By placing a baffle or mask in front of the sensor, we can block some of the IR and produce a shadow on the sensor

This next figure shows what happens when the IR emitting body moves across the front of the sensor even at greater distances. The baffle allows full exposure of element 1 while blocking the IR so it produces a shadow over element 2 and does not expose it. This simple lens extends detection range up to 20 feet and is easily made from a strip of paper or other material. The baffle can be spaced 1/2 inch (12mm) to 1 inch (25mm) in front of the sensor. The greater spacing gives a narrower detection angle.

As the IR source moves, the baffle blocks it from exposing one of the sensor elements while fully exposing the other.

This same idea can be expanded to produce a wide angle lens. Multiple baffle strips can be placed in front of the sensor to alternately block IR from one sensor element at a time even when the IR emitting body is at greater angles to the front of the sensor.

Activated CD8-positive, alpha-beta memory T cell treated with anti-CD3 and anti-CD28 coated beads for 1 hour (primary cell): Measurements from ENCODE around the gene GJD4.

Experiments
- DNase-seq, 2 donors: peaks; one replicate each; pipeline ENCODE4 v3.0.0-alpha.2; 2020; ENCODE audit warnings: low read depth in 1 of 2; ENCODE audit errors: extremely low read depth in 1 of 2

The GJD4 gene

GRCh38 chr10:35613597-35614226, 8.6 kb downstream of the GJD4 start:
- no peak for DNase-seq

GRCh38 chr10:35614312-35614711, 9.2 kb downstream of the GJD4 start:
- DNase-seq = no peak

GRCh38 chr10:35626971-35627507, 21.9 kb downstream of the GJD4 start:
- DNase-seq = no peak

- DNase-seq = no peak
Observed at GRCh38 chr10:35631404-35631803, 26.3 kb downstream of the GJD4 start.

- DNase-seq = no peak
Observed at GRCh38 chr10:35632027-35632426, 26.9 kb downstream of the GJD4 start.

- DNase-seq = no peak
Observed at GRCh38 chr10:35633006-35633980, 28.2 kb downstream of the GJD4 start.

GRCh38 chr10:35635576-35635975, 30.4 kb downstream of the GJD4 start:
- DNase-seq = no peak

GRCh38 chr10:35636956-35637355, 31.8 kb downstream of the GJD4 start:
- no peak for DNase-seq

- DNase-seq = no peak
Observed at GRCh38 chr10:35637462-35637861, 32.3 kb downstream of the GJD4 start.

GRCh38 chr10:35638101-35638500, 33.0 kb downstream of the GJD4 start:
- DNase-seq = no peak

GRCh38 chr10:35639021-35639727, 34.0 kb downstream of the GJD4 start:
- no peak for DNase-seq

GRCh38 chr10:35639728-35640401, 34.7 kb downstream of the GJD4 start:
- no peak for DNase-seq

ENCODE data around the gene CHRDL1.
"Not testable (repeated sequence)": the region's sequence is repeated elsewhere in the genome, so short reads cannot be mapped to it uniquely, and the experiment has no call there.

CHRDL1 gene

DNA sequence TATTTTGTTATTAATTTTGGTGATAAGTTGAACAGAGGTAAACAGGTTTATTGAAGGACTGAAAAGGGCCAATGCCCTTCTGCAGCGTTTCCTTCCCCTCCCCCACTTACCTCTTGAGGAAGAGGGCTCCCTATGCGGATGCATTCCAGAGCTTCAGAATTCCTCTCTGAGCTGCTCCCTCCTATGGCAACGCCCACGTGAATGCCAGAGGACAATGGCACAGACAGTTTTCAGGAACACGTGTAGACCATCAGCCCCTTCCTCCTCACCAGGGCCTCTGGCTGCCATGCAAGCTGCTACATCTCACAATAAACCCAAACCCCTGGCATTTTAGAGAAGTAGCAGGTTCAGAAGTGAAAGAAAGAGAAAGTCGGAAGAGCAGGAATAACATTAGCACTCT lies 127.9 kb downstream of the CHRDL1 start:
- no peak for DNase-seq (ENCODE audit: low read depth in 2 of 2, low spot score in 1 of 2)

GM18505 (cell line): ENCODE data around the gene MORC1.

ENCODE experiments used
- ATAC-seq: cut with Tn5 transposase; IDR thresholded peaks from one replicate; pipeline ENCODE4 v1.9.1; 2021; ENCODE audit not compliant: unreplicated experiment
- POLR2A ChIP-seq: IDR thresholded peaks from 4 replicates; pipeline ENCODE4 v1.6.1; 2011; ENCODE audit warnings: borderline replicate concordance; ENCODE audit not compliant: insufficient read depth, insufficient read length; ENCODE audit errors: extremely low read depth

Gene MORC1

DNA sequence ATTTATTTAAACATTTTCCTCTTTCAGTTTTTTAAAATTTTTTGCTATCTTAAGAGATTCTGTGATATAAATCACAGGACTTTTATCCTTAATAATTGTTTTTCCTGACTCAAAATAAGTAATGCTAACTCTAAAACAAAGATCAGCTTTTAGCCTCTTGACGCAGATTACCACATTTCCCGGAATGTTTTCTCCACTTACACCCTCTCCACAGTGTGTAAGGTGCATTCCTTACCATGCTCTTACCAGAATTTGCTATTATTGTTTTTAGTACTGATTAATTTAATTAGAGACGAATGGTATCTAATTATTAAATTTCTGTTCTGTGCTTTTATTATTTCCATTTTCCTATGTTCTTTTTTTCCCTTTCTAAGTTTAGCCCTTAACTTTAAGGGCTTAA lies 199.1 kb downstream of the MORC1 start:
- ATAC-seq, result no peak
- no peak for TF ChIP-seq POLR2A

This multiple baffle shadow lens provides a wide detection angle. The lens should be curved so all baffles are the same distance from the front of the sensor.

Pinhole lens

Another simple focusing device that will expose one PIR sensor element at a time can be made using a thin piece of IR opaque material with a hole in it that will function as a pinhole lens similar to the lens of a pinhole camera.  The function of a pinhole camera lens is described in http://science.howstuffworks.com/question131.htm .  The lens hole in a camera is usually small but can be much larger in a sensor application where image detail is not necessary and only the IR radiation from the animal must be focused onto one sensing element at a time. IR in the 5 ~ 15 micrometer wavelength range will not pass through most materials so you can make a lens of paper, plastic or metal foil. The hole should be about inch (6.4mm) diameter. Lens spacing is not critical but it should be about inch (12mm) to 1 inch (25mm) from the front of the sensor. A detection range of up to 20 feet can be obtained with this type of lens.